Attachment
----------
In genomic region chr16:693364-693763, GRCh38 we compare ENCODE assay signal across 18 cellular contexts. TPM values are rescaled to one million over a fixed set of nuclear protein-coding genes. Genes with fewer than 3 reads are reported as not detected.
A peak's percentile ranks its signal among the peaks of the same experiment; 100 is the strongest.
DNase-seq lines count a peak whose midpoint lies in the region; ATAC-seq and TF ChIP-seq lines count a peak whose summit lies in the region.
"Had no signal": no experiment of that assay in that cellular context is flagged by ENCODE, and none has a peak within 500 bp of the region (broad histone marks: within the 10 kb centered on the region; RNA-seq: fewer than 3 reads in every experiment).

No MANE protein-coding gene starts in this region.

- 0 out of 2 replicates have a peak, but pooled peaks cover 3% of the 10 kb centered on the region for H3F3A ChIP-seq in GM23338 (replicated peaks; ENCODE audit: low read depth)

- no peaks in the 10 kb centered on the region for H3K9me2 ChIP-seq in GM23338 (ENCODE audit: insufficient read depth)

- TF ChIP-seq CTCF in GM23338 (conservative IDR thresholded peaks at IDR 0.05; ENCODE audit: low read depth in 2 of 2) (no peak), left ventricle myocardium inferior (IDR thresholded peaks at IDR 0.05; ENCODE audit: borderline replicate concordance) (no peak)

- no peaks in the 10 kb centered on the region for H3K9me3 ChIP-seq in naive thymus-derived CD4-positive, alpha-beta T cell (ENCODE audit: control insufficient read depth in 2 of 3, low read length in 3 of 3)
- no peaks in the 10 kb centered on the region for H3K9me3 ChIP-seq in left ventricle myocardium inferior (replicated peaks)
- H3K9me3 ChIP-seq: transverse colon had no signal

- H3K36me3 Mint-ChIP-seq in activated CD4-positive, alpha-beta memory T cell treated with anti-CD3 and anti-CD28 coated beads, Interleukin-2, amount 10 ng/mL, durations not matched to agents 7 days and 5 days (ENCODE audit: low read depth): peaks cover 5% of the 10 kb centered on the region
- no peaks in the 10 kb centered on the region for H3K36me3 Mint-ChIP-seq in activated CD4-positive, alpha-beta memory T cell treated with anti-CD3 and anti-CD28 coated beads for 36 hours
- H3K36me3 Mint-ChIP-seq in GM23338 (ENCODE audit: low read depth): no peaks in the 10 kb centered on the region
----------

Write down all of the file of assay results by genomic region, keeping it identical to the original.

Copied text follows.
In genomic region chr16:693364-693763, GRCh38 we compare ENCODE assay signal across 18 cellular contexts. TPM values are rescaled to one million over a fixed set of nuclear protein-coding genes. Genes with fewer than 3 reads are reported as not detected.
A peak's percentile ranks its signal among the peaks of the same experiment; 100 is the strongest.
DNase-seq lines count a peak whose midpoint lies in the region; ATAC-seq and TF ChIP-seq lines count a peak whose summit lies in the region.
"Had no signal": no experiment of that assay in that cellular context is flagged by ENCODE, and none has a peak within 500 bp of the region (broad histone marks: within the 10 kb centered on the region; RNA-seq: fewer than 3 reads in every experiment).

No MANE protein-coding gene starts in this region.

- 0 out of 2 replicates have a peak, but pooled peaks cover 3% of the 10 kb centered on the region for H3F3A ChIP-seq in GM23338 (replicated peaks; ENCODE audit: low read depth)

- no peaks in the 10 kb centered on the region for H3K9me2 ChIP-seq in GM23338 (ENCODE audit: insufficient read depth)

- TF ChIP-seq CTCF in GM23338 (conservative IDR thresholded peaks at IDR 0.05; ENCODE audit: low read depth in 2 of 2) (no peak), left ventricle myocardium inferior (IDR thresholded peaks at IDR 0.05; ENCODE audit: borderline replicate concordance) (no peak)

- no peaks in the 10 kb centered on the region for H3K9me3 ChIP-seq in naive thymus-derived CD4-positive, alpha-beta T cell (ENCODE audit: control insufficient read depth in 2 of 3, low read length in 3 of 3)
- no peaks in the 10 kb centered on the region for H3K9me3 ChIP-seq in left ventricle myocardium inferior (replicated peaks)
- H3K9me3 ChIP-seq: transverse colon had no signal

- H3K36me3 Mint-ChIP-seq in activated CD4-positive, alpha-beta memory T cell treated with anti-CD3 and anti-CD28 coated beads, Interleukin-2, amount 10 ng/mL, durations not matched to agents 7 days and 5 days (ENCODE audit: low read depth): peaks cover 5% of the 10 kb centered on the region
- no peaks in the 10 kb centered on the region for H3K36me3 Mint-ChIP-seq in activated CD4-positive, alpha-beta memory T cell treated with anti-CD3 and anti-CD28 coated beads for 36 hours
- H3K36me3 Mint-ChIP-seq in GM23338 (ENCODE audit: low read depth): no peaks in the 10 kb centered on the region